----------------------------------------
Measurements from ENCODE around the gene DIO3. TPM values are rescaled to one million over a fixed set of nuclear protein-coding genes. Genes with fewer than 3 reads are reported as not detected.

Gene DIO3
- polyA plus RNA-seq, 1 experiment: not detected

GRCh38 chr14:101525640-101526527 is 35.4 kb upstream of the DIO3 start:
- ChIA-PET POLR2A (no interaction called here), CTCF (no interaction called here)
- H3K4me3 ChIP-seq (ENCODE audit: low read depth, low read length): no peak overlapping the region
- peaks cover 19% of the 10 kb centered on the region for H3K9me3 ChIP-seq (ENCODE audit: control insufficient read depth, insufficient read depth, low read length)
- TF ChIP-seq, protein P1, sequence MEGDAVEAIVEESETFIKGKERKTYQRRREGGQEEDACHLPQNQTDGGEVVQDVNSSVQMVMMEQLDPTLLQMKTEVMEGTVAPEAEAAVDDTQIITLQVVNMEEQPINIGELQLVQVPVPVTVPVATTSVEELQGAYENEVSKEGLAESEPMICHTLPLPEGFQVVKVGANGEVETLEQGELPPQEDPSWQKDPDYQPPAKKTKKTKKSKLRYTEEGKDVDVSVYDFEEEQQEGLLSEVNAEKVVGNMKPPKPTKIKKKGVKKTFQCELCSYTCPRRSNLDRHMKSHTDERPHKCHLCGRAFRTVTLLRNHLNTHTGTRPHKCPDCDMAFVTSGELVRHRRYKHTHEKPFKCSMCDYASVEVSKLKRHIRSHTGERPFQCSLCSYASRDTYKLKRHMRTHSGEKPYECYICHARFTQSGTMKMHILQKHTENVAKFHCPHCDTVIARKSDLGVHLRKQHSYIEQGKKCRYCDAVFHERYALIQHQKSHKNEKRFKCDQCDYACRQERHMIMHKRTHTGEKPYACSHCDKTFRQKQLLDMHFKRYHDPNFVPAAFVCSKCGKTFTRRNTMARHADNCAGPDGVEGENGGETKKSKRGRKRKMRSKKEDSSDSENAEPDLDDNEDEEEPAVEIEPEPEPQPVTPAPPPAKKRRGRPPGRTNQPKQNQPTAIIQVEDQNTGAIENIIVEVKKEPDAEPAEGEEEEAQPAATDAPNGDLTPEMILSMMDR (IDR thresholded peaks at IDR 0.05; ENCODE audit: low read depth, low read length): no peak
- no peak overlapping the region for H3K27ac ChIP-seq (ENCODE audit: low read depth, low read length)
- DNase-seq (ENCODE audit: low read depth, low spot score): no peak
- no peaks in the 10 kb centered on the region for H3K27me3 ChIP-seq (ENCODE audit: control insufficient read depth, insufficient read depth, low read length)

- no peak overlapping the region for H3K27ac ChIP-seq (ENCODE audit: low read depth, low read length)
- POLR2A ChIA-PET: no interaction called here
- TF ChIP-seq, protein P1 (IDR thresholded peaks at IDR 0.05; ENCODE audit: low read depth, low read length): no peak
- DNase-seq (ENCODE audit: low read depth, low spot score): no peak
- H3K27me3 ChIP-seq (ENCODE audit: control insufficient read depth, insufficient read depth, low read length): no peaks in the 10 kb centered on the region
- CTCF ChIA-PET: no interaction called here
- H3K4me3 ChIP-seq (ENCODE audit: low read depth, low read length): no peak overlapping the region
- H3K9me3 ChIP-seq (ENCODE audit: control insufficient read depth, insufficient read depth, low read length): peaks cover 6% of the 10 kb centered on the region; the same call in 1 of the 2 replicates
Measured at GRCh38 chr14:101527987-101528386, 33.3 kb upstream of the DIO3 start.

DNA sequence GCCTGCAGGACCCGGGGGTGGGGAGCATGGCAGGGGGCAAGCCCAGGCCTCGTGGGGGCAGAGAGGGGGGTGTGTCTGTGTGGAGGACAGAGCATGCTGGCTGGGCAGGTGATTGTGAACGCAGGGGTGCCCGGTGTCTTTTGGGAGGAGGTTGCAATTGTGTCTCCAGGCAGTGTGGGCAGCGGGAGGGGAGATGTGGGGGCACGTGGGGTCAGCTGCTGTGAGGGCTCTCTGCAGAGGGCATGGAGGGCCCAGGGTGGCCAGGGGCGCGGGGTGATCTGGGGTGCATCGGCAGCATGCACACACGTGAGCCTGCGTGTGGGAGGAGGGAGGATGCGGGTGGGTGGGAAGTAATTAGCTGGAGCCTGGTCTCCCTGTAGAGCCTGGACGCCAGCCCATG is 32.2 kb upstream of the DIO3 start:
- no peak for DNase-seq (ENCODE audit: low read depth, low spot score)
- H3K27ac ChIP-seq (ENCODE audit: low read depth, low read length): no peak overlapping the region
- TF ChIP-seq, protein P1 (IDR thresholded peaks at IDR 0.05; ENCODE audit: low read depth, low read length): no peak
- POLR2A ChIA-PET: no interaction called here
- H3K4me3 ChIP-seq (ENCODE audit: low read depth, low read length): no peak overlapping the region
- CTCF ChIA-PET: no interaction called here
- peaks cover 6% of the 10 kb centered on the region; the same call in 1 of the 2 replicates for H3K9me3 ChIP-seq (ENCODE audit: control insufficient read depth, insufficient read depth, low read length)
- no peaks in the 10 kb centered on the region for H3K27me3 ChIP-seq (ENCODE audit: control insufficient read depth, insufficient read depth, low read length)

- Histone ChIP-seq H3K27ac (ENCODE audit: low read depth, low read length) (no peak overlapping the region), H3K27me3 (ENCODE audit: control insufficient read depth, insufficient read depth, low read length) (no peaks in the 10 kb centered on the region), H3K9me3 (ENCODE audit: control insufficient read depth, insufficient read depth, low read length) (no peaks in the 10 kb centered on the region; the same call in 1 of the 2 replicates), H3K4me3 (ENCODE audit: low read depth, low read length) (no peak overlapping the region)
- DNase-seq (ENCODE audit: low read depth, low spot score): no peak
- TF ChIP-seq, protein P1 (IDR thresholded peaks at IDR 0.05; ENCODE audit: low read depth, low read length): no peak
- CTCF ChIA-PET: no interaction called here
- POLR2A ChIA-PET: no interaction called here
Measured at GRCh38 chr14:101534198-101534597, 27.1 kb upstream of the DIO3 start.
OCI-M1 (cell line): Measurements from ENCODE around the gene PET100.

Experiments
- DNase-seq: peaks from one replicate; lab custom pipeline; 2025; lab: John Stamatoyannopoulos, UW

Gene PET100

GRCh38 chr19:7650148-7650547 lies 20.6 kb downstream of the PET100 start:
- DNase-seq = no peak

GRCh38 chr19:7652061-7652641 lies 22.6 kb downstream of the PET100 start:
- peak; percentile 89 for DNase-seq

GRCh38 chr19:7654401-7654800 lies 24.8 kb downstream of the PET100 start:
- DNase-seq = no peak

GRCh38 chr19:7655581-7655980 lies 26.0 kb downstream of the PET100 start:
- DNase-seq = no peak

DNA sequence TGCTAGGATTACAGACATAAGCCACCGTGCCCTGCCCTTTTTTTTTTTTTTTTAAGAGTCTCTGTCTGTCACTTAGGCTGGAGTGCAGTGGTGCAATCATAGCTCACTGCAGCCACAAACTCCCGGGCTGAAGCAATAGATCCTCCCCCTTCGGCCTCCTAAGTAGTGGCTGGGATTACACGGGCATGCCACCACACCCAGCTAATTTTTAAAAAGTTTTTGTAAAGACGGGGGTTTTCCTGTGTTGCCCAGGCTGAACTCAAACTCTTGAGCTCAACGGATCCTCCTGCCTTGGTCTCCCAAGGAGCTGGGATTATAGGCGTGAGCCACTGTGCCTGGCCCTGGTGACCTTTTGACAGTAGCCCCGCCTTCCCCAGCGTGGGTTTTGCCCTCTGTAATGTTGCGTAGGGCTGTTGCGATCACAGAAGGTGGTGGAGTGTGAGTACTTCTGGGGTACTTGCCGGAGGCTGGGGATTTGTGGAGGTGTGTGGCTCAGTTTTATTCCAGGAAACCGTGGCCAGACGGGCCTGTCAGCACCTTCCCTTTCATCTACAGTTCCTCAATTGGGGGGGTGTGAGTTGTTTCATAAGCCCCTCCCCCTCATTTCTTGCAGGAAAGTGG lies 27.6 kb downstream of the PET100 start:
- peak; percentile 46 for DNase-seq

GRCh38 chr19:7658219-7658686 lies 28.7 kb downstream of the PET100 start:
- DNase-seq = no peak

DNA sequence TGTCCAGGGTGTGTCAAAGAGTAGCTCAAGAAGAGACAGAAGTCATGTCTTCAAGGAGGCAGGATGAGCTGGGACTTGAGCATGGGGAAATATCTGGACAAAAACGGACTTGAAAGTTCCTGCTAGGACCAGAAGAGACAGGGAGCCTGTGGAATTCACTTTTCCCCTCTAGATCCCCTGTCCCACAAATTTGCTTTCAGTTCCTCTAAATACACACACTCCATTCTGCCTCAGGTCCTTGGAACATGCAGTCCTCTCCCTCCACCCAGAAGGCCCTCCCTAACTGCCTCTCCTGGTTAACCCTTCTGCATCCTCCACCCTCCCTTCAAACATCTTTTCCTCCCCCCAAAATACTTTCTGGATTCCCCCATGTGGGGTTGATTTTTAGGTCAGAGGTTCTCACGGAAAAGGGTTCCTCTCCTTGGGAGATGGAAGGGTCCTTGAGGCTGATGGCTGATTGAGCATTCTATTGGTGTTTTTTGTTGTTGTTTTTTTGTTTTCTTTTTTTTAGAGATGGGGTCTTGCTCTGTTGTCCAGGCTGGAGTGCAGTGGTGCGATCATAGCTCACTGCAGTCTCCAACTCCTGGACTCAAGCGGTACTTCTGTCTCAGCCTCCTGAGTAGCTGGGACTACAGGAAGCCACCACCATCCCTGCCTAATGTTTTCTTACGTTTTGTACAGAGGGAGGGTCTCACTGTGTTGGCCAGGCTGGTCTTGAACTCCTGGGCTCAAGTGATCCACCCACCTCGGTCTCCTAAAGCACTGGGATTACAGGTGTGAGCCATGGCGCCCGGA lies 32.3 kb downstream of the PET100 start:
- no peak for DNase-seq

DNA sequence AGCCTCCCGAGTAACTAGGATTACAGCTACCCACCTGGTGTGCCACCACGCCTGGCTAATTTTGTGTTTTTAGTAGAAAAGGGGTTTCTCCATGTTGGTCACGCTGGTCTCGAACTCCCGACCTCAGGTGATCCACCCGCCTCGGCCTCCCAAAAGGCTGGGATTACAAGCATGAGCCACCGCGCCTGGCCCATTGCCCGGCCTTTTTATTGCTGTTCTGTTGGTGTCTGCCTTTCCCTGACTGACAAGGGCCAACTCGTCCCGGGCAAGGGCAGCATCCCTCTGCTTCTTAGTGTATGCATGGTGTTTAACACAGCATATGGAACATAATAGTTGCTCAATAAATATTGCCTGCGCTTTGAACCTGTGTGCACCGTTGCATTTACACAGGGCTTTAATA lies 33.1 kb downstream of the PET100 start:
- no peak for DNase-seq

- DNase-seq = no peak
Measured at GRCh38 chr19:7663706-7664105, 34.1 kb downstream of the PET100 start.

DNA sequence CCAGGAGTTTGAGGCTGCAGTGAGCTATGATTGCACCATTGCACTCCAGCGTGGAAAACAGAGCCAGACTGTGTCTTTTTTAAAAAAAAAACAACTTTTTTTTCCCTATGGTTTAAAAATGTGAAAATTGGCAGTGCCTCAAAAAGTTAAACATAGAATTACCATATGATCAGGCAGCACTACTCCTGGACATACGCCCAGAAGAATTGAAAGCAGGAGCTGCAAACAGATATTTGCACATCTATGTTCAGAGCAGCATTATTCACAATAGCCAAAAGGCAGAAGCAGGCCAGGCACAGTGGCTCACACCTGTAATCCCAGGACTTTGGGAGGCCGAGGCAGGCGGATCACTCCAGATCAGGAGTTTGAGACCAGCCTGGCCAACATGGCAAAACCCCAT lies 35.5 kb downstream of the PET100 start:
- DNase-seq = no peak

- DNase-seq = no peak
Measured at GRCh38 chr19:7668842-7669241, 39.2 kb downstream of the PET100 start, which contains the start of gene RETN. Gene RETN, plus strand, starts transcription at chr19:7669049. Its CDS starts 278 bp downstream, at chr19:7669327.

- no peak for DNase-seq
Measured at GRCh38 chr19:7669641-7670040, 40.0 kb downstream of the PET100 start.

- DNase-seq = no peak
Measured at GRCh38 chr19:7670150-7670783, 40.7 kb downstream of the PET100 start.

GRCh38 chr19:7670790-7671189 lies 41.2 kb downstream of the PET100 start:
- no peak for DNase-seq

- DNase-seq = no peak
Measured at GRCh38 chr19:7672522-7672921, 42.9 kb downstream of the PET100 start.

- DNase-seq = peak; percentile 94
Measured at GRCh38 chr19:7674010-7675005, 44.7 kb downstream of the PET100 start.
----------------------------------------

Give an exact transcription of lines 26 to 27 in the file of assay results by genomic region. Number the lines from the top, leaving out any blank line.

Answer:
- H3K4me3 ChIP-seq (ENCODE audit: low read depth, low read length): no peak overlapping the region
- CTCF ChIA-PET: no interaction called here